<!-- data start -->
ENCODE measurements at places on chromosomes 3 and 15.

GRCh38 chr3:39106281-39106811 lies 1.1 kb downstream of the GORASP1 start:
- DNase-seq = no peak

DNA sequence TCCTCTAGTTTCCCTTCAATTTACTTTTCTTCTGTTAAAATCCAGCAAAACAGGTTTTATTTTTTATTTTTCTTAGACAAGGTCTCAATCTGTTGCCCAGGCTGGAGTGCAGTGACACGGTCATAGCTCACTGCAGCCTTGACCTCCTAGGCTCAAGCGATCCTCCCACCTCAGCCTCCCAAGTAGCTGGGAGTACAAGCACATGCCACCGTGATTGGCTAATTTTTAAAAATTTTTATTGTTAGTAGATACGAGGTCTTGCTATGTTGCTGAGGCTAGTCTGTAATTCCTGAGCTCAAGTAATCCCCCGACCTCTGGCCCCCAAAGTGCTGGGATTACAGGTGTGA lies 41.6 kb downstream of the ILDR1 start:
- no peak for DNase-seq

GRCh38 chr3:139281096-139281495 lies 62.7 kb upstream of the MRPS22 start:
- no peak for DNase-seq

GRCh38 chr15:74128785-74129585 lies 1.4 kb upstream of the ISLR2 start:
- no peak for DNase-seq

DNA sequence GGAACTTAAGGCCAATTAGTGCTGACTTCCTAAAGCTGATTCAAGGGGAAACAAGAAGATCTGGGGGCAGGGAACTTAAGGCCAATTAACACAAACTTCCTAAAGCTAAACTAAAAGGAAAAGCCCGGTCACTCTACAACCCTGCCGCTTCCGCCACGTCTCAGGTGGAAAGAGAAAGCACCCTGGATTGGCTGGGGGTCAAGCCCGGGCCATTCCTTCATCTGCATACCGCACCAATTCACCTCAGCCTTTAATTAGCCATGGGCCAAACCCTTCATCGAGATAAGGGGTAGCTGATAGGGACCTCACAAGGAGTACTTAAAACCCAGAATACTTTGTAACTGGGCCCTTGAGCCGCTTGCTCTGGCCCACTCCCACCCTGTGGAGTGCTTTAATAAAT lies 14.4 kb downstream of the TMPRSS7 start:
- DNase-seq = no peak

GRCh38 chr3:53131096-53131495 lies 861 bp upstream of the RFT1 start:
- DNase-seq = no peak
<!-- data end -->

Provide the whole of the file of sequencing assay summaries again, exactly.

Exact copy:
ENCODE measurements at places on chromosomes 3 and 15.

GRCh38 chr3:39106281-39106811 lies 1.1 kb downstream of the GORASP1 start:
- DNase-seq = no peak

DNA sequence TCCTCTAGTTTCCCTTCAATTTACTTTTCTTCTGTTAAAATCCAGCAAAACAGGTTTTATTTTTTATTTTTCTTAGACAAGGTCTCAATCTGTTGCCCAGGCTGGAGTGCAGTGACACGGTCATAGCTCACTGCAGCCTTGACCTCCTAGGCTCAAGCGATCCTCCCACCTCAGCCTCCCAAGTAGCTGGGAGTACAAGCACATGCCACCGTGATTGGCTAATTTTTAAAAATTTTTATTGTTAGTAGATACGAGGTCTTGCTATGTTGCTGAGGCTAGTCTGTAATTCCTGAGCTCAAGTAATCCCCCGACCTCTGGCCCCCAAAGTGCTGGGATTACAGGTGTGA lies 41.6 kb downstream of the ILDR1 start:
- no peak for DNase-seq

GRCh38 chr3:139281096-139281495 lies 62.7 kb upstream of the MRPS22 start:
- no peak for DNase-seq

GRCh38 chr15:74128785-74129585 lies 1.4 kb upstream of the ISLR2 start:
- no peak for DNase-seq

DNA sequence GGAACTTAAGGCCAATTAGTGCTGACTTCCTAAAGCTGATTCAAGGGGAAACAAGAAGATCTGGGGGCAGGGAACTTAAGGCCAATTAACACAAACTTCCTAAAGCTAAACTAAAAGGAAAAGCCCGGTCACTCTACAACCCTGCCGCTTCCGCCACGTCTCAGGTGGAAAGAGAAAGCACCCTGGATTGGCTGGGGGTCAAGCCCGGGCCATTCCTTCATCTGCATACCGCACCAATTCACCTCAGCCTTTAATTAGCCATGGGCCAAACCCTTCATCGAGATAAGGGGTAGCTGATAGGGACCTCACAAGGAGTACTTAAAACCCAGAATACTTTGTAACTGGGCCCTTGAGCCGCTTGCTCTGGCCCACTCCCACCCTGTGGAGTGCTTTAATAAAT lies 14.4 kb downstream of the TMPRSS7 start:
- DNase-seq = no peak

GRCh38 chr3:53131096-53131495 lies 861 bp upstream of the RFT1 start:
- DNase-seq = no peak